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Mojo Green

Some, but not all, of Mojo Green: Trevor Hollingsworth, Monty Adams, Tim Bain, Jenes Carter, Kevin Thomas and Trevor Rice.

Some, but not all, of Mojo Green: Trevor Hollingsworth, Monty Adams, Tim Bain, Jenes Carter, Kevin Thomas and Trevor Rice.

Photo By Allison Young

Mojo Green's record release party will be at John Ascuaga's Nugget, 1100 Nugget Ave., Sparks on Saturday, May 11, at 7 p.m. The $15 cover charge includes a copy of Funk in Public, the group's new album. For more information, visit www.reverbnation.com/mojogreen.

How would you like your mojo, if you could have it made to order? Scrambled, over-easy, maybe poached … what about green?

Just as green eggs don’t sound strange in the imaginary world of Dr. Seuss—in the musical world of local outfit Mojo Green, that’s also the unconventional color of choice, used to describe the band’s inherent instrumental sexiness.

So while traditionally you might think of your mojo coming in, say, a warmer hue, when singer Jenes Carter prances onstage and grabs the mic in a little black dress and sky high heels showcasing her Olympian-toned legs, and asks that very question of you, don’t be afraid to think outside the box for the answer. Of course, she’ll gladly fill in the blank herself if you get shy: “Green!”

With an unconventional name, comes an unconventional line-up. The current members, who’ve been a staple on the Reno jam scene for four years, are about as eclectic as they come, in both musical preferences and style. There are no costumes—no coordinated dance moves. Just a shared love of music and what it means to each individually.

“It’s church,” says drummer Frank Fletcher, a.k.a. Fletch. “It’s therapy. It’s my bliss.”

For guitarist and founder Tim Bain, it’s always been about the dream. “I was a guitar player with a vision of horn-driven funk,” he says of his inspiration for starting Mojo, which, despite going through a few line-up changes, has never been known by any other name—and they all agree the current arrangement smells the sweetest.

“We pull from each other,” says Carter of their chemistry.

“We build each other up and help one another grow as musicians,” Bain says.

And grow they have, not only in skill, but in member count and audience accessibility as well. In the first two years of the band, there were no vocals, no lead singer, just a couple of guys with instruments jamming it out.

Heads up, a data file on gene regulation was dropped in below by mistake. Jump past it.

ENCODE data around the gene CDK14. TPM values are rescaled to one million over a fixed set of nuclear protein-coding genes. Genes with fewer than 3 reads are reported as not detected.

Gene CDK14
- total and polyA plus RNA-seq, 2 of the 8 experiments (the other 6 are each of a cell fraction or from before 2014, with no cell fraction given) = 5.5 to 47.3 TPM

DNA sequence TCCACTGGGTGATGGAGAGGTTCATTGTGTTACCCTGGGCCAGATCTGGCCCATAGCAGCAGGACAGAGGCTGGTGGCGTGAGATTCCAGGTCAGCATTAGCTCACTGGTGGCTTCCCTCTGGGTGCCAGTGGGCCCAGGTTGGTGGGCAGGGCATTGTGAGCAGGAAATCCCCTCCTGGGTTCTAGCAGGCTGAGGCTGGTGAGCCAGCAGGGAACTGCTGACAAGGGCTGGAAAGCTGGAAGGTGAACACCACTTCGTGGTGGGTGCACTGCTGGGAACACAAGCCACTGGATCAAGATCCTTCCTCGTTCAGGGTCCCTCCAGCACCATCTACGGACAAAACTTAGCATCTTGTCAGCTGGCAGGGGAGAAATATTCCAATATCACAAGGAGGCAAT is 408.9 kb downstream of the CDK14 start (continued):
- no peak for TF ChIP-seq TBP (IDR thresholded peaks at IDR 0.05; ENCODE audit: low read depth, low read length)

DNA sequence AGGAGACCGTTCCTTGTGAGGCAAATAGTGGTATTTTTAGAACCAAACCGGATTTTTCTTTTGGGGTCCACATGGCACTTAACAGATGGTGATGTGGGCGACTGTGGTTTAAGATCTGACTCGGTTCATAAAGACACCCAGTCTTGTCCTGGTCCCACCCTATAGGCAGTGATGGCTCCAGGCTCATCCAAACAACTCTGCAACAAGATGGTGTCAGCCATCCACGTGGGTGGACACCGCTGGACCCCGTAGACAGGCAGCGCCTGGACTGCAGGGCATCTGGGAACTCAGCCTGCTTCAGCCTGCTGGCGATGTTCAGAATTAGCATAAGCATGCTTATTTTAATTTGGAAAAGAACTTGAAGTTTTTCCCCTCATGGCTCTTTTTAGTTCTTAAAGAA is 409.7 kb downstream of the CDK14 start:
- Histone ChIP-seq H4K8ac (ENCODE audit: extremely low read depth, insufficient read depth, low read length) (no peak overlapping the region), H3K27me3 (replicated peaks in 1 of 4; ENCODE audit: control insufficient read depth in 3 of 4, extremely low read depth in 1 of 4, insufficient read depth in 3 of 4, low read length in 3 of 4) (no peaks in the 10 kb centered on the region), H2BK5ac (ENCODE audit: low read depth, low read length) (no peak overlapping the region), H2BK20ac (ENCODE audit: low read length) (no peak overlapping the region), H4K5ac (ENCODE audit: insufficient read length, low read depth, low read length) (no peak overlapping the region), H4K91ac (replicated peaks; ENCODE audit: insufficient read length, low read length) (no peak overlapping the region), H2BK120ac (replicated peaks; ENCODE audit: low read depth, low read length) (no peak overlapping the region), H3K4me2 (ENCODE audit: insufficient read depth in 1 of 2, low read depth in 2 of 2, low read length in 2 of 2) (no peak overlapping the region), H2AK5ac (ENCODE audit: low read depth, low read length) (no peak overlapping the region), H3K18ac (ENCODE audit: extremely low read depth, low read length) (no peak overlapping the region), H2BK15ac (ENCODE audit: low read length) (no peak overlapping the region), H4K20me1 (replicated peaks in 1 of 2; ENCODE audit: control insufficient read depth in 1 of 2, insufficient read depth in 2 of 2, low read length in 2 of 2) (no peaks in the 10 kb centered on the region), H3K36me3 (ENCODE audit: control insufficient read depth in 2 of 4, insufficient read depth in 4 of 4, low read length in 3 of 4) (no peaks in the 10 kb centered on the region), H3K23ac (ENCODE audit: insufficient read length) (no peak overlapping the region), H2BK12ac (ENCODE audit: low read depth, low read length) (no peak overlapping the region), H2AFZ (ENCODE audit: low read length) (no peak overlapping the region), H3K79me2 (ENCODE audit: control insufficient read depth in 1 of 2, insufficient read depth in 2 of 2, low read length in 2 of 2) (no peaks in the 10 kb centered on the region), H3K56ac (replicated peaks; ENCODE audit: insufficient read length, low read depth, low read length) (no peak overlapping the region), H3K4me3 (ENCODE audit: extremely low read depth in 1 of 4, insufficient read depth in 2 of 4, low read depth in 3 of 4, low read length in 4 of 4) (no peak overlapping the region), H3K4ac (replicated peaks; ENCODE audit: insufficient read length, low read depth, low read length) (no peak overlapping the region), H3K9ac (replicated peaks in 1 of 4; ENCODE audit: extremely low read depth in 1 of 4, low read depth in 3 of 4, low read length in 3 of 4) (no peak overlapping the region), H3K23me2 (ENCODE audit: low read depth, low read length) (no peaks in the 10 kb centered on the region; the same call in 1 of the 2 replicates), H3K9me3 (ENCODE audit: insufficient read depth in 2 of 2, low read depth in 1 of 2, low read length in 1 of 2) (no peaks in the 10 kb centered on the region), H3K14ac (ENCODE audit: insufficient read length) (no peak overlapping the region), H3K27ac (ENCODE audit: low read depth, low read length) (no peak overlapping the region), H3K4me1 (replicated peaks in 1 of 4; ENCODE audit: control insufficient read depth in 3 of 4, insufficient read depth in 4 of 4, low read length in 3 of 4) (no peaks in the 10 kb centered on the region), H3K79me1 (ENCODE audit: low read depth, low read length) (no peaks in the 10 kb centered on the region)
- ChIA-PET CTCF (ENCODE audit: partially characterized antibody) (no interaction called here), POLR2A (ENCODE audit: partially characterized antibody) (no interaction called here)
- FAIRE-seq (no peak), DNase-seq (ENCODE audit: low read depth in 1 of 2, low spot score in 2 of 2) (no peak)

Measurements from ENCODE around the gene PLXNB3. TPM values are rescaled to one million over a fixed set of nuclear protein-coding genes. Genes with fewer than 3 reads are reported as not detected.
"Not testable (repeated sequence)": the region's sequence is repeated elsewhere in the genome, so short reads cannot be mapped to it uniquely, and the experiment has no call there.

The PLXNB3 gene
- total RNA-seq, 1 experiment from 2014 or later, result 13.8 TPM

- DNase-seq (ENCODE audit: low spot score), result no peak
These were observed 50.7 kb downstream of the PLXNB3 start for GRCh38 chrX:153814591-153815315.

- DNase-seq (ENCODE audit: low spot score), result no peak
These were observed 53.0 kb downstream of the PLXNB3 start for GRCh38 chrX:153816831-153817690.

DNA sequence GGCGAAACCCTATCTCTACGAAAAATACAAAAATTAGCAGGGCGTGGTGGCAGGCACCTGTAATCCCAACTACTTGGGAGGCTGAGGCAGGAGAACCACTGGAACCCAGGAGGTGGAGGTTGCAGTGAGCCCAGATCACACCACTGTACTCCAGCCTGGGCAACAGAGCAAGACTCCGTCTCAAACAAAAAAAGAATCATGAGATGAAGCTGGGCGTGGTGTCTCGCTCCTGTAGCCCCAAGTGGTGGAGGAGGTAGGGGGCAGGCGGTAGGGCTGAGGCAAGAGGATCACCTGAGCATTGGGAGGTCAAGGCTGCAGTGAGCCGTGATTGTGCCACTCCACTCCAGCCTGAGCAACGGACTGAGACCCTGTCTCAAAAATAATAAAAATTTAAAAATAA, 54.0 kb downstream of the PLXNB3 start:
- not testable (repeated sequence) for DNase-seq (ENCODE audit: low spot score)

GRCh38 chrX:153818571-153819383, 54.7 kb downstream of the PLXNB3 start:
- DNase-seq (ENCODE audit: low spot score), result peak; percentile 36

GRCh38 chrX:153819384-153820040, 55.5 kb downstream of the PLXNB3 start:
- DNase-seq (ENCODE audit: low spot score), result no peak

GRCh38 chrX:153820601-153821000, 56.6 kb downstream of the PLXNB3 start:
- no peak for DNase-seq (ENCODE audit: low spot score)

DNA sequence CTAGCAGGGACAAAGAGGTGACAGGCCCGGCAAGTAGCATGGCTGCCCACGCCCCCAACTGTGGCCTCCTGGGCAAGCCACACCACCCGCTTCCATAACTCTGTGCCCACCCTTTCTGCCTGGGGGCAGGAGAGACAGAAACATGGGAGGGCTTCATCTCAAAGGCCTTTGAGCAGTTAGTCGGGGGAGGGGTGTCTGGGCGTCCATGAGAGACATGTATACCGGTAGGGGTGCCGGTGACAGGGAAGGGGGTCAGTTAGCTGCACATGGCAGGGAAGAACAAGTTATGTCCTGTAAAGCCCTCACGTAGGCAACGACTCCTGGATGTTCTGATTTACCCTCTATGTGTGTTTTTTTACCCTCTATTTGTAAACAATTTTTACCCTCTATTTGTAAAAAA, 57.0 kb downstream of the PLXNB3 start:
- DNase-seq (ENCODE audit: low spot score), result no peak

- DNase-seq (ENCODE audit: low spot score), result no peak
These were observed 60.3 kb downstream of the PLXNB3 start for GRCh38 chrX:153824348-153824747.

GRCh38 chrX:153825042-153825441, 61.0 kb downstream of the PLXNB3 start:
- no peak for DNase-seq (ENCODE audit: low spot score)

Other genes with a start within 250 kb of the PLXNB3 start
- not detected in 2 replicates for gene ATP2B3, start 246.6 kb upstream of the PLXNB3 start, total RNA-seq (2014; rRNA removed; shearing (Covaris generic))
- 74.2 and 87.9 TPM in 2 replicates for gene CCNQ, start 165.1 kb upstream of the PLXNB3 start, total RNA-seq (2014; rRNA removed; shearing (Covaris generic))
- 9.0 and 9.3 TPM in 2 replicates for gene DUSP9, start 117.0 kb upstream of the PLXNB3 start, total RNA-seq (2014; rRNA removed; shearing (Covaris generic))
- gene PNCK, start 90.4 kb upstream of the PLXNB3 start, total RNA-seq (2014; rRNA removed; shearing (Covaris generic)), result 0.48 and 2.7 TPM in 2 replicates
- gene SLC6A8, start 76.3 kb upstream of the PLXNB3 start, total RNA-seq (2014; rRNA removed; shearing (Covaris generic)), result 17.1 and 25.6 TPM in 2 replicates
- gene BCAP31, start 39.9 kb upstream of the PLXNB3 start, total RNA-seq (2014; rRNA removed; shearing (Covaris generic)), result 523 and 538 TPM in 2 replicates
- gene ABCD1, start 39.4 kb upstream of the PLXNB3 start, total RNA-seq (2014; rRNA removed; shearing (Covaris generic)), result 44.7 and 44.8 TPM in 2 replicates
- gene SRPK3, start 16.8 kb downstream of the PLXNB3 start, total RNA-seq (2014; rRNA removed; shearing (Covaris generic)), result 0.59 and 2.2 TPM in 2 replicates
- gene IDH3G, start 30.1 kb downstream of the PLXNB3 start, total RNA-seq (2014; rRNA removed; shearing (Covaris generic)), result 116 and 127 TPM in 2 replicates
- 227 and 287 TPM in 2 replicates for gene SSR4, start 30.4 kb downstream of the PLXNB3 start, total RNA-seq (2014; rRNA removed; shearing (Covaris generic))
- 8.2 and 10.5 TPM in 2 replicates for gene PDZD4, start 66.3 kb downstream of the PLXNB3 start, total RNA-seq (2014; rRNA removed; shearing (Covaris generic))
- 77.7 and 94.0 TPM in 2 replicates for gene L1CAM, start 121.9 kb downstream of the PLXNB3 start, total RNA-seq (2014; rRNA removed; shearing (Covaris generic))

But what the band was rocking instrumentally, particularly its solid horn section provided by Trevor Hollingsworth, a.k.a. “T-Rex,” Monty Adams, and Kevin Thomas, it was lacking in its namesake sex appeal. Where was the mojo?

Enter Carter.

“Once we met Jenes, it was all over.” Bain concedes of an Earth Day performance during which Carter joined the band onstage for some impromptu free styling.

“We had to find someone who could feel the mojo!” Thomas says, of Carter, whose innate ability to channel some green was undeniable.

“They lured me in,” Carter agrees with a grin.

Jenes brought to the mix a soulful R&B vocal strength, accompanied by spitfire energy and sashaying hips that get even the older members of the audience swaying back and forth. Her presence pulls the crowd to the stage like bees to honey.

“That’s the first instrument people are inclined to,” bassist and back-up vocalist Trevor Rice says of the power of vocals.

With the member count continually rising, one might worry there are a few too many cooks in the kitchen, particularly when it comes to the songwriting process and getting everyone’s input in the pot. But this is where the band’s complimentary mojo once again comes into play.

“There’s creative freedom, [but] with seven members writing music, we always try everything out.” Bain says.

As for what gets to stick? Let’s just say, the mojo rules.

“If you play it and you get a rush,” Carter says. “[Then] we drop it like it’s hot.”